Data loading...

Why Thailand’s Tonggol Has Declined So Dramatically

A recent three year funding allocation from the Swedish International Development Agency (SIDA) will allow continued work and progression in the management of tonggol tuna.

Thailand’s tonggol tuna stocks, also known as longfin is under continued investigation by the Sustainable Fisheries Partnership’s (SFP) Fishery Improvement Project (FIP), to assess the state of this tuna species caught by purse seiners operating in the Gulf of Thailand and the Andaman Sea.

Food and Agricultural Organization (FAO) statistics show out of the main catching nations of the tonggol tuna species, Thailand, listed in the top four is an anomaly in a trend of either sustained or increased volume of catch by the other major nations.

In fact, Thailand’s tonggol catch has decreased so dramatically since 1990; the FAO data now shows figures of around only a sixth in 2012 of what they were then.

Duncan Leadbitter, Technical Director for SFP said: “One of the key things we are dealing with as part of the FIP is putting in place management in Thai waters. The Department of Fisheries has agreed to prepare a management plan for tonggol in Thai waters which is the first one of these plans in Southeast Asia, so a welcome step forward.

“Tonggol is a bit of a Cinderella of the tuna world – not considered a major player like oceanic tunas, but quietly important and yet not subject to effective management.”

But Duncan believes that the decline in reported catches in Thailand is mainly due to the changes in access. He outlines that for many years, Thai vessels used to fish in waters adjacent to Thailand but these countries have moved them out and forced Thailand into negotiating access agreements to resolve this.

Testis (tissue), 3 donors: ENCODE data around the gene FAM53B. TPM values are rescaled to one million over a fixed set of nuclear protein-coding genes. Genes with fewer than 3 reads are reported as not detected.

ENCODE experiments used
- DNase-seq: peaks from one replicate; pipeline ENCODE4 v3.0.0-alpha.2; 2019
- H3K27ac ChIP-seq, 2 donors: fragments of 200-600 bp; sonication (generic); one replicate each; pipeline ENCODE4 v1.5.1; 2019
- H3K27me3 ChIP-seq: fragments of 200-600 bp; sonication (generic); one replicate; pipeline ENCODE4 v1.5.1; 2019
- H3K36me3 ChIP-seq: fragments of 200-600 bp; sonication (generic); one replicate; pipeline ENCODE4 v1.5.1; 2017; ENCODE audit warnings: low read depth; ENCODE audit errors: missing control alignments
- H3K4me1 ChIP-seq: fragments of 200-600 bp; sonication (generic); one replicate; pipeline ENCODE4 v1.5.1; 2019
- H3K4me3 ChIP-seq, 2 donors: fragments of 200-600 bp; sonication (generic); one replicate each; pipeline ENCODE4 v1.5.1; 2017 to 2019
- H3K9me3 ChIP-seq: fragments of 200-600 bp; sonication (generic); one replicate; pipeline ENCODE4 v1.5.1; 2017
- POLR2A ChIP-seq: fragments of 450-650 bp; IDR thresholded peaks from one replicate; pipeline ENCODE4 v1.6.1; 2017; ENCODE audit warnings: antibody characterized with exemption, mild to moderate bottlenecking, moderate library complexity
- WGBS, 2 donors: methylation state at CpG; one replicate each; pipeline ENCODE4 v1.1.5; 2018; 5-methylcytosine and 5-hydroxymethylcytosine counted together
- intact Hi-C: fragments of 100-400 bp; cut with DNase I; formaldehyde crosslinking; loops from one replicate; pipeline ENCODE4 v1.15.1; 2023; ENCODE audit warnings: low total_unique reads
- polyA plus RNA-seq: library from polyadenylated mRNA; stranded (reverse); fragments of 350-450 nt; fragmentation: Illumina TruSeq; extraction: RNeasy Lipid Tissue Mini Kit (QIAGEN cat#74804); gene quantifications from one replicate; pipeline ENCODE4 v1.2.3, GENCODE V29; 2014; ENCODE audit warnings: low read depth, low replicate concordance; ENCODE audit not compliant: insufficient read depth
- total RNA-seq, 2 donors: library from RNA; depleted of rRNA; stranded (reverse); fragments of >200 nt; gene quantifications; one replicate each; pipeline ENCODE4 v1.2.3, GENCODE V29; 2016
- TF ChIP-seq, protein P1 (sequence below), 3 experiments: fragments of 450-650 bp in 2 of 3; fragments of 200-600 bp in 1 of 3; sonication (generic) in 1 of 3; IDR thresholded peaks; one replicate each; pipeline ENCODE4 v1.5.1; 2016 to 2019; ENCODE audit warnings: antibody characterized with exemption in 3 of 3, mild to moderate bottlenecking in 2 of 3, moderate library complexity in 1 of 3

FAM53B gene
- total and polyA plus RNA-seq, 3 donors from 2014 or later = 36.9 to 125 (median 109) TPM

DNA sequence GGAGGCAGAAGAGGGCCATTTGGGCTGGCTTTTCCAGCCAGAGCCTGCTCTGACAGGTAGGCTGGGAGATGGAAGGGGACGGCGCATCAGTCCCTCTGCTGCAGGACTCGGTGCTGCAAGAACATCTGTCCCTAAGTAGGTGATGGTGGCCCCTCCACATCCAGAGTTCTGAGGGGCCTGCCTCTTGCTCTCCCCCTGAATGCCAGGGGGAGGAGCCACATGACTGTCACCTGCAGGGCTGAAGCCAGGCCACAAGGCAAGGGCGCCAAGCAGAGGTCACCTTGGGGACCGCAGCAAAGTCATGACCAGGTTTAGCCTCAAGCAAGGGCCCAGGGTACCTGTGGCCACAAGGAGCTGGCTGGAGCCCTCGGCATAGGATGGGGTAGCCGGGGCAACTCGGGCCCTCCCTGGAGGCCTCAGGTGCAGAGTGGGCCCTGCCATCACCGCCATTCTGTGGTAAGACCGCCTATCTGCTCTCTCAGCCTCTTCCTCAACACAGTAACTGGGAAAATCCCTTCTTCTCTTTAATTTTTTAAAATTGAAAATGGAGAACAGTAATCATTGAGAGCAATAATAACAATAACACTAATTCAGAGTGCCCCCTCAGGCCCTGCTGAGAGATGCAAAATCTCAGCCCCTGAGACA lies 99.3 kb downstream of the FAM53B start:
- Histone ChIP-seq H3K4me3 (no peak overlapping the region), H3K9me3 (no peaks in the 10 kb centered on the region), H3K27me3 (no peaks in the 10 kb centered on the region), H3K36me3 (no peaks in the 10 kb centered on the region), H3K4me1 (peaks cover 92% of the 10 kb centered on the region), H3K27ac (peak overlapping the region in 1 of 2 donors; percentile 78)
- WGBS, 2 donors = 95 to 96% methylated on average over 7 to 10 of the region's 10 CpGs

Tonggol tuna is mainly used for canned products, although it does also hit the market in fresh form, with a tender meat that has an almost white form.

There is limited data however available on the volume of the catch of tonggol and the current status of its stocks as it is mainly caught by small local vessels, making monitoring more difficult.

But the FIP hopes to gain an understanding of the number and distribution of
tonggol stocks, especially in the South China Sea, incorporating the local waters to Thailand and have been collecting DNA data to try and estimate this.

“One key thing for us to deal with is establishing a dialogue with other countries in order to discuss about cross border assessments and management.” Said Duncan.